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For many people, traveling to new destinations is at the top of their bucket list. It can be exciting and wondrous — but downright terrifying if you have an emergency. Luckily, there are ways to help prevent disaster, including carrying the right amount of cash to avoid a sticky situation.
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We spoke with travel experts worldwide to determine precisely how much money you should carry to cover unexpected costs. While the recommended amount varies based on where you are going, most agree that cash is still king almost everywhere. So, whether your next vacation consists of traversing the Swiss Alps or sipping margaritas poolside, we’ve got you covered.
Here is what our experts say about how much cash to have stashed in the case of a travel emergency.
Keep Cash Handy, But Hidden
Kate McCulley, an expert on female solo travel and publisher of AdventurousKate, notes that she keeps “$100 USD hidden in my luggage” and recommends keeping up to $300 if you go somewhere less developed.
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Throughout her travels, she has found that “USD is king no matter where you are around the world, and it can easily get you out of emergency situations.” She also keeps a backup credit card to cover unexpected emergencies or theft but suggests travelers stick to Visa or Mastercard since some countries don’t accept American Express.
Also, specifically to Cuba, she said, “You’ll need to bring enough cash for your entire trip as Americans can’t use ATMs or credit cards anywhere.”
When Cash Can Get You in Trouble
Josh Brand, the author of A Backpacker’s World, recommends carrying $80 to $100 “at all times.” He notes that this should cover unplanned transportation and accommodation costs. He does caution travelers against carrying too much more as there is a risk that the money could get lost or stolen.
For travelers headed to international destinations, Brand said they should “definitely convert to the local currency,” particularly in places like Southeast Asia, where it may be more difficult to use American dollars. Also, smaller or independently owned companies may not accept credit cards or USD in less developed countries.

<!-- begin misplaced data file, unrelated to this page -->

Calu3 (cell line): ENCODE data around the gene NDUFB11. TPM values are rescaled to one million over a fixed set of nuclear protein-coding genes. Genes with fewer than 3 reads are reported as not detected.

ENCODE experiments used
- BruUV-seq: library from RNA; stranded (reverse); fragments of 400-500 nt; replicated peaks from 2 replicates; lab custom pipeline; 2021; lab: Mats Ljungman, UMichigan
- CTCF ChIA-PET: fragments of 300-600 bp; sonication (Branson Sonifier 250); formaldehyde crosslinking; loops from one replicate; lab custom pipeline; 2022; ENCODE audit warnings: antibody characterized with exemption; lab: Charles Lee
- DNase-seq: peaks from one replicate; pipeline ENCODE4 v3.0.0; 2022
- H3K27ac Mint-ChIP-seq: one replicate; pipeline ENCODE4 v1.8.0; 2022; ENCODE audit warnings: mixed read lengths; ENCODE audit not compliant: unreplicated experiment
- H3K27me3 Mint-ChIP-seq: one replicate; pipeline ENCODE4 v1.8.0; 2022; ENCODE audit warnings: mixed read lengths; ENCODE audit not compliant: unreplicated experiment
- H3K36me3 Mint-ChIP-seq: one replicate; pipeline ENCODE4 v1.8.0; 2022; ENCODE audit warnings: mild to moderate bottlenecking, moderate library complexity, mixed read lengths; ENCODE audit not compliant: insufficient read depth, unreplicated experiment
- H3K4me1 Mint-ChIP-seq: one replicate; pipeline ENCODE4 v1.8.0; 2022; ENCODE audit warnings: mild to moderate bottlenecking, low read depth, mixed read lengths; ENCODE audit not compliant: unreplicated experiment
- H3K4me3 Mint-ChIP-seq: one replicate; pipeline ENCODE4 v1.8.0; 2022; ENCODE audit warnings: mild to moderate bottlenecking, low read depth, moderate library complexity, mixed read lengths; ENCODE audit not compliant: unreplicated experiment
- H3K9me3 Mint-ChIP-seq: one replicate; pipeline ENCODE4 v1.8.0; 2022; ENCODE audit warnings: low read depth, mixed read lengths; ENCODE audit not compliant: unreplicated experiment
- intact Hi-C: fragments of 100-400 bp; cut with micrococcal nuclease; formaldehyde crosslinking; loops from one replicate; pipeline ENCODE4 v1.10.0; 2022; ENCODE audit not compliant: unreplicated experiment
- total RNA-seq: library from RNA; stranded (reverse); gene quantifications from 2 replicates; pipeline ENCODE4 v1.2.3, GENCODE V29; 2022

Cash and Credit
Anna Krizova, a travel blogger with Camino Adventures, agrees that “the amount of emergency cash you’ll need will vary depending on where you’re going.” She always carries two credit cards and cash for unexpected situations. When traveling around Europe, she suggests having €50 to €200 (which equates currently to $50 to $200). In America, she says the amount of cash should be between $50 and $200 as well.
Krizova said international travelers who have the opportunity to pay in USD or the local currency should have their emergency stash broken down into small denominations and exchange half of it for local currency. Travelers to remote locations should beware that they may have “limited currency exchange options,” so she said you should exchange all of your funds for local currency.
When looking to exchange currency, travelers need to pay attention to exchange rates. Krizova said, “Exchange offices in airports and bus terminals, as well as those in city centers or near tourist attractions, have a less favorable exchange rate than in less popular locations.”
Getting Prepared for Your Next Trip
Now that you know exactly how much cash you should have stashed in the case of a travel emergency, you can get busy booking your next trip. Our experts agree that around $100 should get you through most unforeseen situations.
Just remember: You want enough money to cover any unexpected expenses, but not too much that losing it could leave you broke. Take advantage of the hotel safe and split your money between bags so you won’t be penniless in the event that one gets lost or stolen.
When in doubt, you should have enough cash on hand to ensure that you won’t go hungry or be unable to get from point A to point B. If you want to hedge your bets, in addition to cash, carry at least two credit cards — one on you for everyday expenses and one hidden in your luggage in case of unanticipated costs.
Finally, make sure you don’t spend your emergency funds on anything except for, well, an emergency.
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